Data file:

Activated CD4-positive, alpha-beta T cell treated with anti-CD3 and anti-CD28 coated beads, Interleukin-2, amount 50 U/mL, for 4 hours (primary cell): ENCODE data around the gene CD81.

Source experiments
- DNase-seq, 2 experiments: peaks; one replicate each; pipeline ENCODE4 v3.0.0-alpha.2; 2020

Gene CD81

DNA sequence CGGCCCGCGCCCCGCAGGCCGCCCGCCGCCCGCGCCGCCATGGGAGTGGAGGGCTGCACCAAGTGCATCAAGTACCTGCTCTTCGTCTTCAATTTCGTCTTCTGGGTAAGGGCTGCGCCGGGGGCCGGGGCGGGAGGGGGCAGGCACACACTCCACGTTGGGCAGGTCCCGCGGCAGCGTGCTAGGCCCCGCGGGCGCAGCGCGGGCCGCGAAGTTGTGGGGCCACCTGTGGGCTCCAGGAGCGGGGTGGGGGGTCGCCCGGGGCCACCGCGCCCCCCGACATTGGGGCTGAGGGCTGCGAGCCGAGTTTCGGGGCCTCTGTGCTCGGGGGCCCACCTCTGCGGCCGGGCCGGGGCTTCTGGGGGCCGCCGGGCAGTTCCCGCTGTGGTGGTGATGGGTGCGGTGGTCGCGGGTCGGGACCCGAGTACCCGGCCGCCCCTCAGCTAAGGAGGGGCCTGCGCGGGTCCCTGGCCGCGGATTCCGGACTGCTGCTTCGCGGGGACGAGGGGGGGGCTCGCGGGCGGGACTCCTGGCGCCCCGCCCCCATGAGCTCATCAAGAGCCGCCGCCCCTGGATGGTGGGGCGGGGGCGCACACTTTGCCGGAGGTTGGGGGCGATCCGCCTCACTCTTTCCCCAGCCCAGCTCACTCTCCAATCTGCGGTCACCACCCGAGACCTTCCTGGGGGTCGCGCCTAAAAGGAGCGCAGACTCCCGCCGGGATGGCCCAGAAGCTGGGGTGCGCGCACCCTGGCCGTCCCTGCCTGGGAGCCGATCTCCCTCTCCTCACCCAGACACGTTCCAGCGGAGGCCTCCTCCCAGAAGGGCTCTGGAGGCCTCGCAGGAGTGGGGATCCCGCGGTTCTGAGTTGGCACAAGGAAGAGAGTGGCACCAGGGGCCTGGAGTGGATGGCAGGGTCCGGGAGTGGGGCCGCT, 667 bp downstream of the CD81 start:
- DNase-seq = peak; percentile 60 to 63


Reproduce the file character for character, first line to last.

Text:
Activated CD4-positive, alpha-beta T cell treated with anti-CD3 and anti-CD28 coated beads, Interleukin-2, amount 50 U/mL, for 4 hours (primary cell): ENCODE data around the gene CD81.

Source experiments
- DNase-seq, 2 experiments: peaks; one replicate each; pipeline ENCODE4 v3.0.0-alpha.2; 2020

Gene CD81

DNA sequence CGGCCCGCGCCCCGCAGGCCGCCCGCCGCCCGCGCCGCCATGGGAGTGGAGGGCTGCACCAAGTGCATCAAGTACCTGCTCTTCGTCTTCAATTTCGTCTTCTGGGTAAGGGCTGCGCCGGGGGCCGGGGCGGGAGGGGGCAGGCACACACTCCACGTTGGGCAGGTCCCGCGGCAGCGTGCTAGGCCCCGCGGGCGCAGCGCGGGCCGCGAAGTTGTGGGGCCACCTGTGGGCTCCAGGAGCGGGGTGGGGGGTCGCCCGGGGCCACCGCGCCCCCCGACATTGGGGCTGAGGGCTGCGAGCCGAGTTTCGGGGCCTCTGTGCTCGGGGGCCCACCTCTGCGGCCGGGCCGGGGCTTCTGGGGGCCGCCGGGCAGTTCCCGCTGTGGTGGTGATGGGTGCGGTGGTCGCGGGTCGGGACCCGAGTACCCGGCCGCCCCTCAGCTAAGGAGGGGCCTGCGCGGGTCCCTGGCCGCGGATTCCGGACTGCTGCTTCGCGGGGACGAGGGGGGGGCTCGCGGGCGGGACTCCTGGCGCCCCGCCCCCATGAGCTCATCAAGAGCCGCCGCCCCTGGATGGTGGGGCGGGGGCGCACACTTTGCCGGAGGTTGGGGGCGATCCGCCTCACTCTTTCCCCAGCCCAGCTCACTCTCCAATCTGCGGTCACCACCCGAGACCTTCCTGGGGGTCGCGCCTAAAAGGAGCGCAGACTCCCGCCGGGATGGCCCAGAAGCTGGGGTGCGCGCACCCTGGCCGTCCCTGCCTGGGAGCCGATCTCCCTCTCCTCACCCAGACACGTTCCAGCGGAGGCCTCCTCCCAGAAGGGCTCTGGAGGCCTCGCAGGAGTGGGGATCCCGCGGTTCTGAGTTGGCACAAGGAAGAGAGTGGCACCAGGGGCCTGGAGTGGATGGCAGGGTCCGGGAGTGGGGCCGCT, 667 bp downstream of the CD81 start:
- DNase-seq = peak; percentile 60 to 63